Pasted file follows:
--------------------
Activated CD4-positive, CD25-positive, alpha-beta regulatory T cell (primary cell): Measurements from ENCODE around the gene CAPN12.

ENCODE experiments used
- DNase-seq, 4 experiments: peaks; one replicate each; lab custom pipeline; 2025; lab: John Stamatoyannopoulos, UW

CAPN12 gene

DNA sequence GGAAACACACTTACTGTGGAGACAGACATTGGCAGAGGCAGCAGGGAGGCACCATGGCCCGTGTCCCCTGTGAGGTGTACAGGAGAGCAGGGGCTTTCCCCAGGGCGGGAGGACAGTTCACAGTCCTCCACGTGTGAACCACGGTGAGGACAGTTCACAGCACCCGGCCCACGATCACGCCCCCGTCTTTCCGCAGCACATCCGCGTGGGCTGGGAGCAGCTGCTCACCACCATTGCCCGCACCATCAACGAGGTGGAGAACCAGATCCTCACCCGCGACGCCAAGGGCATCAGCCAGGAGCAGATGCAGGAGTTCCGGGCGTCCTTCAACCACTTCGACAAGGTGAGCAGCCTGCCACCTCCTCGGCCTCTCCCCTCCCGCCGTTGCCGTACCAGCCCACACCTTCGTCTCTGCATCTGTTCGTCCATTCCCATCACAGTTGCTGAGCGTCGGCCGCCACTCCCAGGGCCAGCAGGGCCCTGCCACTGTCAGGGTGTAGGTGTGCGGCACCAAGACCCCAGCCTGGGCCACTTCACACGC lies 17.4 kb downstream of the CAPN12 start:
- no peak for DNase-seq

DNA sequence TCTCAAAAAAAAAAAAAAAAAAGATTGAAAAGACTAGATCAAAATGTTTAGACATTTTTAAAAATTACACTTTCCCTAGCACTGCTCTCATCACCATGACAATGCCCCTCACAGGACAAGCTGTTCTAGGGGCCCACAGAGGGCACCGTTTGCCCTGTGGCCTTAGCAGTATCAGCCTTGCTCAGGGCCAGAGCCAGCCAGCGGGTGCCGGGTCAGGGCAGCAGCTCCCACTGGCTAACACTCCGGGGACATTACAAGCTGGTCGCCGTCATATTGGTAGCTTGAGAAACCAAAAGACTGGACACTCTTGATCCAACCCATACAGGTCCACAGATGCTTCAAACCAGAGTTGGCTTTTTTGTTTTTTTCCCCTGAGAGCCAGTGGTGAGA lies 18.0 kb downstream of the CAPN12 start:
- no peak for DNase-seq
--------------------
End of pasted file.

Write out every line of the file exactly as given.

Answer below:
Activated CD4-positive, CD25-positive, alpha-beta regulatory T cell (primary cell): Measurements from ENCODE around the gene CAPN12.

ENCODE experiments used
- DNase-seq, 4 experiments: peaks; one replicate each; lab custom pipeline; 2025; lab: John Stamatoyannopoulos, UW

CAPN12 gene

DNA sequence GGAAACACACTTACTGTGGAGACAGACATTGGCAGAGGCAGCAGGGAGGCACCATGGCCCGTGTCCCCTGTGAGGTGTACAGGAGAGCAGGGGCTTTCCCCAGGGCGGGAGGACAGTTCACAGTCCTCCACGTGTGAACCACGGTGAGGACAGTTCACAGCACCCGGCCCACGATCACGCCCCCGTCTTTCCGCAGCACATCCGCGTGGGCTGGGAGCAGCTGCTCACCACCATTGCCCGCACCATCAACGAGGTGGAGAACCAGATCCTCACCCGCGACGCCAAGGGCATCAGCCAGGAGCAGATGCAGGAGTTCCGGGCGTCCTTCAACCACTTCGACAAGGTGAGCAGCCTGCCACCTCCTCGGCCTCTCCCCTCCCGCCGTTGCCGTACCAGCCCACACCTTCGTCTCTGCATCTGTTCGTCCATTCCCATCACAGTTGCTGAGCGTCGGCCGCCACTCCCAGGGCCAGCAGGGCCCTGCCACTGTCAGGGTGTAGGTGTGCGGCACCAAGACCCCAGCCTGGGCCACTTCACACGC lies 17.4 kb downstream of the CAPN12 start:
- no peak for DNase-seq

DNA sequence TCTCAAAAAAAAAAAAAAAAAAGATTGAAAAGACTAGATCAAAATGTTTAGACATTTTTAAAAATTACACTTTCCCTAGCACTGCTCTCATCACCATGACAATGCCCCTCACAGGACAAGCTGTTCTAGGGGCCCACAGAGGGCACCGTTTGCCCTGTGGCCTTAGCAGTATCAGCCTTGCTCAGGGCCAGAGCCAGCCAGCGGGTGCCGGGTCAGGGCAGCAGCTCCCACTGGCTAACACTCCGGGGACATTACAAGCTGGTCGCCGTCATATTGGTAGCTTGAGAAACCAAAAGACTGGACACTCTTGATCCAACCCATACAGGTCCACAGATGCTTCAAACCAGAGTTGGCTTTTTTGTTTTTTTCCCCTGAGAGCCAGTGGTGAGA lies 18.0 kb downstream of the CAPN12 start:
- no peak for DNase-seq